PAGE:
I will say, though, that I’ve seen some odd spinoffs of this meme. Like, for example, the art featured above is someone’s handcrafted derivative of a minion because they needed ones that looked like grandparents. Okay. And then there’s this:

strongminion

I have so many questions. I know why this is a sentiment that resonates with people, but:

  • why does it exist? like who was like, “I’m going to type this up, it’s IMPORTANT”
  • why slap a picture of a minion on it? the subject matter has so little to do with it
  • is the minion thinking about strong, beautiful women?
  • why not put a picture of a STRONG, BEAUTIFUL WOMAN on it?
  • what’s with the wonky justification on the font? (now I’m just being nitpicky)

I know, I know. The answer is “because internet”. That’s how these things work. You get something influenced by something influenced by something else and then we’re down the rabbit hole looking at something like this:

minionswearswhy

I’ve seen a lot of things come and go the internet. Especially little image based fads. Is this one a keeper? Maybe for a certain demographic. I certainly don’t see it going stale anytime soon.

But it is still pretty weird.

Clickbait is terrible.

I considered writing this post and naming it, “When I see the way article titles are written now, you’ll never BELIEVE my reaction!!!” (Which is annoyed.) But I didn’t want to be a part of the problem. You see, an emerging trend in the realm of digital media/journalism is to have a headline that doesn’t actually reveal what an article is about. You’ve surely seen these online. Let me give you an example I’ve made up:

Newspaper Headline: Food Drive Collects Record 500 Pounds of Goods

Clickbait Headline: When they asked for help, the response had me IN TEARS!!!

The newspaper headline lays out exactly what you’re getting into. The clickbait headline doesn’t tell you the who/what/where/when for a very specific reason: they want you to go to their website. They want to lure you in or trick you into going to their website, so they can show you ads and track your information and get you to like their Facebook page, etc. etc. That’s why it’s called ‘clickbait’. It’s a lazy, deceptive, and gross practice. You’re being misled.

I understand that we’re in a time where people are giving away content basically for free and that ads are paying for the hardware and people that brought me the video of a puppy and baby who are ~best friends~. But often the website bringing you that information via a clickbait headline didn’t make it. They’re just dropping in someone else’s video or a link to a news story where someone else did the legwork. They just slapped it up on their site and passed it around Facebook with their crummy headline. I just think that there’s got to be a better way to go about this. Like producing quality content that will drive people to your site. Partnerships. Anything else. Just make it worth my while to click by telling me what I’m clicking on!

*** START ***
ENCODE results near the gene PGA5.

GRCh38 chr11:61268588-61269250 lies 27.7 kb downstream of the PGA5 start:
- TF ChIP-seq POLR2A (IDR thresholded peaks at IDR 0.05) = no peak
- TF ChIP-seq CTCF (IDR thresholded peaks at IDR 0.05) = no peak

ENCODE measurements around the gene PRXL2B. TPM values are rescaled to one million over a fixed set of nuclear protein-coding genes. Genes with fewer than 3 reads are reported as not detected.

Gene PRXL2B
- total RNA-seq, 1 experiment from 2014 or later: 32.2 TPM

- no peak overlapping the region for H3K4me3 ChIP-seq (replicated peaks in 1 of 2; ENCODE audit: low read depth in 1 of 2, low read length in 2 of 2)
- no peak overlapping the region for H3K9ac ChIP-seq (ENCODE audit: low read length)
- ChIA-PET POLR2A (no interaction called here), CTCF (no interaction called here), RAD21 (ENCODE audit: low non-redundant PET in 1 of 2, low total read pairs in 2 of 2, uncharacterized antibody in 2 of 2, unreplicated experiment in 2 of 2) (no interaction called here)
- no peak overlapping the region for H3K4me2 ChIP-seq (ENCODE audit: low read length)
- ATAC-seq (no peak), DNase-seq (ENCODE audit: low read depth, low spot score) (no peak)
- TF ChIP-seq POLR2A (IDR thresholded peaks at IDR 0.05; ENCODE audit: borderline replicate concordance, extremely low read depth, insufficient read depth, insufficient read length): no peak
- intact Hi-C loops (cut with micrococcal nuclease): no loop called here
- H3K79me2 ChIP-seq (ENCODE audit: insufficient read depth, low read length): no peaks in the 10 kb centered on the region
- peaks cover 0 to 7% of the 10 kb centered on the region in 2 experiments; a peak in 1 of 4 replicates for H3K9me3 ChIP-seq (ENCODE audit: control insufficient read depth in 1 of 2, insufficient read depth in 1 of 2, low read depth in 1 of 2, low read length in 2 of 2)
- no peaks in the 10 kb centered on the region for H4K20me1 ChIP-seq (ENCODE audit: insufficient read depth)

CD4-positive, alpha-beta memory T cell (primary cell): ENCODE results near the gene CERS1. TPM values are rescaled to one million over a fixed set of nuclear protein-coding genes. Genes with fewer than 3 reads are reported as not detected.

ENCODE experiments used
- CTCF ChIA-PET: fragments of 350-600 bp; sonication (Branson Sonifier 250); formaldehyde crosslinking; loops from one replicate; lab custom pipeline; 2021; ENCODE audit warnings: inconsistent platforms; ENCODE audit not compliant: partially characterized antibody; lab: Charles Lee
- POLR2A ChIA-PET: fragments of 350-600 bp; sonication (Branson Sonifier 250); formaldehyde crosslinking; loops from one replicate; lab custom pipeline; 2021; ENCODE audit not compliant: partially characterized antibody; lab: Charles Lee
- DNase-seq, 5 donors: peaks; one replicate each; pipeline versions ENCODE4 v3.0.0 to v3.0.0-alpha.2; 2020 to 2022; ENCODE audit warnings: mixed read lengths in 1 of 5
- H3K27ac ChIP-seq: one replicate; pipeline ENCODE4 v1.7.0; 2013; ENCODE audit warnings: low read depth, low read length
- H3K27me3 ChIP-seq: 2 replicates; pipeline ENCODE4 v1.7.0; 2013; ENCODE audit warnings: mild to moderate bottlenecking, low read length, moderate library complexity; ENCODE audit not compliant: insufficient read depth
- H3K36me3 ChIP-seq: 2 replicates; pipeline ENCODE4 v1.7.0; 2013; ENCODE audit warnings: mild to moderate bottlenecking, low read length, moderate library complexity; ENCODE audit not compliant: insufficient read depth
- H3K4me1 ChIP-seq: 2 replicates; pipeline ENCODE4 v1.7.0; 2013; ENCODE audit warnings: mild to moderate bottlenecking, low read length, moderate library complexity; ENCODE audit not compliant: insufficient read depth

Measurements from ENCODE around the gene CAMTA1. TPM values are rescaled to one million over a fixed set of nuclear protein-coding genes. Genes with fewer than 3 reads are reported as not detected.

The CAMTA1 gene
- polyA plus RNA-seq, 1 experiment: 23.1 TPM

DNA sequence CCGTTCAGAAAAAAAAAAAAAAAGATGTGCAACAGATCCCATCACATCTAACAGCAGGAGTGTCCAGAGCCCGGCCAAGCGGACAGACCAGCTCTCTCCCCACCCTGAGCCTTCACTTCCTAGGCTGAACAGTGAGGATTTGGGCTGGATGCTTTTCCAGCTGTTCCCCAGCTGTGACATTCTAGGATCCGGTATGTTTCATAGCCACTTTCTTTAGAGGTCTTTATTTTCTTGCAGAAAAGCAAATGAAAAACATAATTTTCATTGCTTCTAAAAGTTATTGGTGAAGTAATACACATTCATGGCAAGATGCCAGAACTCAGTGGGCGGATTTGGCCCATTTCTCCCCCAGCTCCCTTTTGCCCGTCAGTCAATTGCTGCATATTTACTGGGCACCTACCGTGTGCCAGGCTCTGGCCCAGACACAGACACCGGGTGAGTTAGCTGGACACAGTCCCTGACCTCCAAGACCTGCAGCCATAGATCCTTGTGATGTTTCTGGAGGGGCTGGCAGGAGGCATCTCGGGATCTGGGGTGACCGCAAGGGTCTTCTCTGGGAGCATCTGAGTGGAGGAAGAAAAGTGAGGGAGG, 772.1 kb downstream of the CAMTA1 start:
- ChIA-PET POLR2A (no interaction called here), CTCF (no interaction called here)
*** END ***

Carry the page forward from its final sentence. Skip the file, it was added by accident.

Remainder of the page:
There’s one I just saw on Facebook that had a headline like, “Her dog died due to a TRAGIC mistake. The killer could be at home!” Awesome. Let’s scare people into going to your website. By the way, the dog ate sugar free gum with Xylitol in it, so be careful and keep an eye out for that. It’s harmful to dogs. I just want you to know because it’s important and useful information, no clickbait needed.

There’s a twitter account I love called @savedyouaclick that’s directly fighting against this by doing the same thing I just did and spoiling the headline.

You’re an angel, @savedyouaclick.

I wish I had a more proactive ending to this post, like a suggestion of how to better monetize your website so you don’t have to be a skeezy guy with clickbait headlines. But the reality is that it’s a much bigger problem than one person can fix. All I can do is appeal to the people writing these things and say, “Please don’t be that guy.”

“It’s a show about the internet.”

When I heard those words I was already hooked. I love learning about the internet. Not only did the internet change almost everything about our lives, there is just a wonderfully fascinating culture that has emerged from it. My status as a total nerd is pretty well established, but my love of all things internet just affirms this.

Reply All is a new podcast that I have been devouring. There are so many stories they cover… situations and tales that wouldn’t exists without the internet: An ex-girlfriend breaks up with her boyfriend, only to use an app later to hire a stranger to deliver a message to him in person: I fucking love you. A man invents the pop-up, much to the ire and upset of the rest of us. A man who has dedicated his Sunday nights to amending Wikipedia of one specific grammatical mistake. These are stories that I have loved hearing and learning about.